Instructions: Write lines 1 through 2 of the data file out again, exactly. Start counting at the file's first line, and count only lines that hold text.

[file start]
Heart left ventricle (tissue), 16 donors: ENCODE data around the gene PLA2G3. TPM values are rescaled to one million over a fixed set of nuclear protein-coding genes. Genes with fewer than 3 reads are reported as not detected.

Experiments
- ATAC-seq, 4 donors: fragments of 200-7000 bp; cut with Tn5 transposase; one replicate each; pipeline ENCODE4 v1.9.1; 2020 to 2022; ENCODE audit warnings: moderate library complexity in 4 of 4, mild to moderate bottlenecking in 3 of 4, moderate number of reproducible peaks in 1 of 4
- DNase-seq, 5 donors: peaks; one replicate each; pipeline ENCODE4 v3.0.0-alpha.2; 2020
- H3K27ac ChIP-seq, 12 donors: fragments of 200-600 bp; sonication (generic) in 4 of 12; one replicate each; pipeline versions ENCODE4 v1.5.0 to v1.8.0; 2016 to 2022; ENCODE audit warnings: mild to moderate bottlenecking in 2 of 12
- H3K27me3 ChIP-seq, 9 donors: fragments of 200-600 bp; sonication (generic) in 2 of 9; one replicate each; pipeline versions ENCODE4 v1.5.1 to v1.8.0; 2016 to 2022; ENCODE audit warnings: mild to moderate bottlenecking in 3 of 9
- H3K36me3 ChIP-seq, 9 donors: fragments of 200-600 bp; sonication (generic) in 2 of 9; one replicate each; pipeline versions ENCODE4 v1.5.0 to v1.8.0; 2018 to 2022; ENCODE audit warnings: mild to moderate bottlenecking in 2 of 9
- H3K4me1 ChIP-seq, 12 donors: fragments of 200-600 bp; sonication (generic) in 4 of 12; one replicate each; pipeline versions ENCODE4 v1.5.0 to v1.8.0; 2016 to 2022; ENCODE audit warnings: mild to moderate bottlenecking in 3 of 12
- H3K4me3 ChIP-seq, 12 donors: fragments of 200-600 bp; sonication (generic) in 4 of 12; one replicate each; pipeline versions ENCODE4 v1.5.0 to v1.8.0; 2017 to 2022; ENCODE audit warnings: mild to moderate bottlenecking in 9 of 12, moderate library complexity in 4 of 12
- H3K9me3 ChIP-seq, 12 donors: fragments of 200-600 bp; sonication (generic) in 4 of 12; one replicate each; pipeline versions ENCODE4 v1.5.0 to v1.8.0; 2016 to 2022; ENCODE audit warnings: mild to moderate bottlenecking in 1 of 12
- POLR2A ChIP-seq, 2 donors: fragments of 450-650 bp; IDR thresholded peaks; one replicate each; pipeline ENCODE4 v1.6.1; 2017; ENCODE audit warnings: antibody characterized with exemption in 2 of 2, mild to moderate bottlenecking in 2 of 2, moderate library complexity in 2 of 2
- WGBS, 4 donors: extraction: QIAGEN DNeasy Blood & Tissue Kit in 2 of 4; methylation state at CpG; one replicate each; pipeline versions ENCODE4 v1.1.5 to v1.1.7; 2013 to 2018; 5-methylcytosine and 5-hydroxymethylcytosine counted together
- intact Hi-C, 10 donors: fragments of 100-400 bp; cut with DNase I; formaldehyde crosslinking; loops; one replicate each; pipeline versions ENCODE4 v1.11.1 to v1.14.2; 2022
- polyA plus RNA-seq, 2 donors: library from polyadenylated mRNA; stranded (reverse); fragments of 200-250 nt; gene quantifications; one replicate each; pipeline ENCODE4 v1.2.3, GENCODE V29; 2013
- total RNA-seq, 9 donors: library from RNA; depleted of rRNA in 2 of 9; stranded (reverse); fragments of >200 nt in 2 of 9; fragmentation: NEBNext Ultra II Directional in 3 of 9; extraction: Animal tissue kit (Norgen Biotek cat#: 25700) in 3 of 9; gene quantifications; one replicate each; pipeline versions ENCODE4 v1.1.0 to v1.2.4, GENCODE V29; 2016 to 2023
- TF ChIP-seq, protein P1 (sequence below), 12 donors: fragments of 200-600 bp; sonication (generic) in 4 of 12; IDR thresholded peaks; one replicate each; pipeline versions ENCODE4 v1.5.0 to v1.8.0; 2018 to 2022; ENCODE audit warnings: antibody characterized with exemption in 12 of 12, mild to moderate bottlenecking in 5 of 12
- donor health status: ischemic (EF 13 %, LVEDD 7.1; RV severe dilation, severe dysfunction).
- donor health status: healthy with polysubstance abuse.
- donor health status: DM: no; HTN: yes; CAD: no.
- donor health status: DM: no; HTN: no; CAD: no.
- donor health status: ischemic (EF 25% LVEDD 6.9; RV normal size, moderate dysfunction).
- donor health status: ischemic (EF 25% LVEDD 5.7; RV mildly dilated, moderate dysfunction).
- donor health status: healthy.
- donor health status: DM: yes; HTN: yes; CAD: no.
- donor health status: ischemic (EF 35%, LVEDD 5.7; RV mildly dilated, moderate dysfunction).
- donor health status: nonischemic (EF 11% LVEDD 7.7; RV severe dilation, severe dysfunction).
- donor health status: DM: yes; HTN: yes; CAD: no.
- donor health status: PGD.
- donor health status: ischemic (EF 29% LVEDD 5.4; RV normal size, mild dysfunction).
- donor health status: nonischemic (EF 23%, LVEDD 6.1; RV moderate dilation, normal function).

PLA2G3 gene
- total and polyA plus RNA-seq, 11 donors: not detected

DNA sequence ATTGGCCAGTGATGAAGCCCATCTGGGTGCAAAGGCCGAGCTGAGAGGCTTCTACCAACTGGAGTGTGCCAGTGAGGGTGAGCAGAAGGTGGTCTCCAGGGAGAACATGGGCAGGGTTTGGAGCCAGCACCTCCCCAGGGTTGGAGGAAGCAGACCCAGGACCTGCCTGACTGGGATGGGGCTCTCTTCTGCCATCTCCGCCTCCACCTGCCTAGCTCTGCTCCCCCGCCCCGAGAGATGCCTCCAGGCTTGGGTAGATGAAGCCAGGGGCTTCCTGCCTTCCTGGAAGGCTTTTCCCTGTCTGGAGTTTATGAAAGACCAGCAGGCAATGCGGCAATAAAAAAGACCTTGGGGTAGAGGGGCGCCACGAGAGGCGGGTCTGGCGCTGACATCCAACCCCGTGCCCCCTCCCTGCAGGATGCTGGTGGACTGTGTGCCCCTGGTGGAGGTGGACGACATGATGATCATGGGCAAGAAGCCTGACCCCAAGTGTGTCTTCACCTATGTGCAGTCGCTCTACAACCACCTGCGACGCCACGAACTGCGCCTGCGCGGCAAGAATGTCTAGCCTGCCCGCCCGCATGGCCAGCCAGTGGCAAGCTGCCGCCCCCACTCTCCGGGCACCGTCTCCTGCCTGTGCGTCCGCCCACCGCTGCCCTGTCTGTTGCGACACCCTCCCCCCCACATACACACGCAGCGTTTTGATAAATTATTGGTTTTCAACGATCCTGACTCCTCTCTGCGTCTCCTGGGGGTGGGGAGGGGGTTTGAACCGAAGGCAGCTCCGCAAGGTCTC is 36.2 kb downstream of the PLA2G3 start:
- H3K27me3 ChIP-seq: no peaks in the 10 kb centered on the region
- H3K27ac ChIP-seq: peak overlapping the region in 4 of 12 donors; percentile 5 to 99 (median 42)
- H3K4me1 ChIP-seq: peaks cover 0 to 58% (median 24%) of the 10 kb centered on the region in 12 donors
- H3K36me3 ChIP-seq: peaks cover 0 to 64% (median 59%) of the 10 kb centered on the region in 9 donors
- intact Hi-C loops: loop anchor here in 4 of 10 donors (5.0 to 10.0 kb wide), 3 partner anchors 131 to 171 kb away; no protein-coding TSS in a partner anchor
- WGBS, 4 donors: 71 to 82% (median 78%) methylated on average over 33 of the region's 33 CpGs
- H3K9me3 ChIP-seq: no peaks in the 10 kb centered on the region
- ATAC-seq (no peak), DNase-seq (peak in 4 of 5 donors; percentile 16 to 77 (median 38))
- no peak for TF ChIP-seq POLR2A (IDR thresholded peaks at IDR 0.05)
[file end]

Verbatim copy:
Heart left ventricle (tissue), 16 donors: ENCODE data around the gene PLA2G3. TPM values are rescaled to one million over a fixed set of nuclear protein-coding genes. Genes with fewer than 3 reads are reported as not detected.

Experiments